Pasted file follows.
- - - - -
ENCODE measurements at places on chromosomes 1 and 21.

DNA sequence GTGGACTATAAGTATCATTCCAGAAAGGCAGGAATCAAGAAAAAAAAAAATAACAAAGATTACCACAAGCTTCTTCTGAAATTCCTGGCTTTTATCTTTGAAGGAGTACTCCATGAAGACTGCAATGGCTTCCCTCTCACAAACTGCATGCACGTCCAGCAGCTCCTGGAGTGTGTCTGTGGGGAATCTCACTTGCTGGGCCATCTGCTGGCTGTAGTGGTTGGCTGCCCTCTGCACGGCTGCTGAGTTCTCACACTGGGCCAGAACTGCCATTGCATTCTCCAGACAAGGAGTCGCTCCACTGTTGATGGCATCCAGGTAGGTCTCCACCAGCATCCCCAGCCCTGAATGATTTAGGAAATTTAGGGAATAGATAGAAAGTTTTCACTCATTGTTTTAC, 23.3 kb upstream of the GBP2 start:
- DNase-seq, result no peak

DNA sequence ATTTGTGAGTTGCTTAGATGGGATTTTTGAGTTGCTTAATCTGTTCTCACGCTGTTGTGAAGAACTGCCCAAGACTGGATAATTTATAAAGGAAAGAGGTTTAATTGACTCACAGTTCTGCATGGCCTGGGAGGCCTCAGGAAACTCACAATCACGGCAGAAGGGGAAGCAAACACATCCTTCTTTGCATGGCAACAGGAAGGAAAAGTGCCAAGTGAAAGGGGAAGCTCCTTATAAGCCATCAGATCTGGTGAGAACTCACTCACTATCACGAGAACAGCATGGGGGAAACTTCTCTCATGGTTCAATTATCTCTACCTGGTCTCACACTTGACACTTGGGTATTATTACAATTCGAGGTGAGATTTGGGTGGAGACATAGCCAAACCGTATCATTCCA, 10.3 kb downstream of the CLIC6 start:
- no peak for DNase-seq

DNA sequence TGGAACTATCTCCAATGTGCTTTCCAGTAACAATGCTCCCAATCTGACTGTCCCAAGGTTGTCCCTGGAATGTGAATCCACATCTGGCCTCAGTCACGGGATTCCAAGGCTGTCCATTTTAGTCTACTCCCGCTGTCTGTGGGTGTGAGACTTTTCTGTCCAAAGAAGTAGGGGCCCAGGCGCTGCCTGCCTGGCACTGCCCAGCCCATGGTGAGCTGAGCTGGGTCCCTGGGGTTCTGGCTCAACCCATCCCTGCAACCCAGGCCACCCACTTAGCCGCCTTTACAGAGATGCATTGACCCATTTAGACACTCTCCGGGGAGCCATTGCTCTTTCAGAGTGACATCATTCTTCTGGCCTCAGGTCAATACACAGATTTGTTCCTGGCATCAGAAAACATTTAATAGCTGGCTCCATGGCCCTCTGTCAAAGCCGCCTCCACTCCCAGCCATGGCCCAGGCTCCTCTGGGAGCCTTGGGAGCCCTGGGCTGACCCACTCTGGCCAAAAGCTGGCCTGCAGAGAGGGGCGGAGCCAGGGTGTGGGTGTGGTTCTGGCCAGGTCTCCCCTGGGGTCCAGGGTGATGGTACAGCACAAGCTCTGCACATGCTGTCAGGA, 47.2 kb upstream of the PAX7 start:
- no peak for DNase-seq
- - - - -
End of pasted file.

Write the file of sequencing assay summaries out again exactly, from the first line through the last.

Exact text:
ENCODE measurements at places on chromosomes 1 and 21.

DNA sequence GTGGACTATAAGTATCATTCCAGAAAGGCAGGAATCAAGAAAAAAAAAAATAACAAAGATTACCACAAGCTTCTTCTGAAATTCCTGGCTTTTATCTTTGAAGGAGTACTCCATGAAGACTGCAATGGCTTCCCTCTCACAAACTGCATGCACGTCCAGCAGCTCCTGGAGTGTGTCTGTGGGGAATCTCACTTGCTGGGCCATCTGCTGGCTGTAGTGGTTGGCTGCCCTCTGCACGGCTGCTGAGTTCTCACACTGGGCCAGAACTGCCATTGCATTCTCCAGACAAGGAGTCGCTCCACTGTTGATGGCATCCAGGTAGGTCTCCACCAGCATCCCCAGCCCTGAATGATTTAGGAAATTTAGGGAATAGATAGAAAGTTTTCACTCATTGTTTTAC, 23.3 kb upstream of the GBP2 start:
- DNase-seq, result no peak

DNA sequence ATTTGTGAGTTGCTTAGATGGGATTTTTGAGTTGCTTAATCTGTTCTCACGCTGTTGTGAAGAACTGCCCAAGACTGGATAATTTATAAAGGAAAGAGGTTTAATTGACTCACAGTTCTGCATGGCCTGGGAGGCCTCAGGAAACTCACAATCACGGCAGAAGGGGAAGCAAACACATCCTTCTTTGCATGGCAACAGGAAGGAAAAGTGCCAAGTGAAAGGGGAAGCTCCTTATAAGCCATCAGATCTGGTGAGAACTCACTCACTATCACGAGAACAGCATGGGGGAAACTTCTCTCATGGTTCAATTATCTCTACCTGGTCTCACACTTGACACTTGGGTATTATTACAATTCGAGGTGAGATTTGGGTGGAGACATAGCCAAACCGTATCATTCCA, 10.3 kb downstream of the CLIC6 start:
- no peak for DNase-seq

DNA sequence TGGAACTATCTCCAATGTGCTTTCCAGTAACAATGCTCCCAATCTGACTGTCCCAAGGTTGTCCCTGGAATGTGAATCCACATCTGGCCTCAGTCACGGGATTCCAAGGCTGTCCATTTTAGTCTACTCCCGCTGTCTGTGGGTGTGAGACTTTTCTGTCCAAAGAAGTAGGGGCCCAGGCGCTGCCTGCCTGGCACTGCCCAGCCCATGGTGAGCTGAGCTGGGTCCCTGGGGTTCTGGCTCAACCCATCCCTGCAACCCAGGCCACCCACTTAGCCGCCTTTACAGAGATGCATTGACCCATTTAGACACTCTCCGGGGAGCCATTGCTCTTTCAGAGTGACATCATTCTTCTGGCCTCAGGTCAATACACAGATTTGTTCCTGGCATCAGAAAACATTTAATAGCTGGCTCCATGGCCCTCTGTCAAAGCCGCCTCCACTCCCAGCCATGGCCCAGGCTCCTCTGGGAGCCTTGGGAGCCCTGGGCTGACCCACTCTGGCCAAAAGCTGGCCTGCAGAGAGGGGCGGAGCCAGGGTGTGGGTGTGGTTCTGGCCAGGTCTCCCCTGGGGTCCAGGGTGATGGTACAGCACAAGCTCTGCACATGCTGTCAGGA, 47.2 kb upstream of the PAX7 start:
- no peak for DNase-seq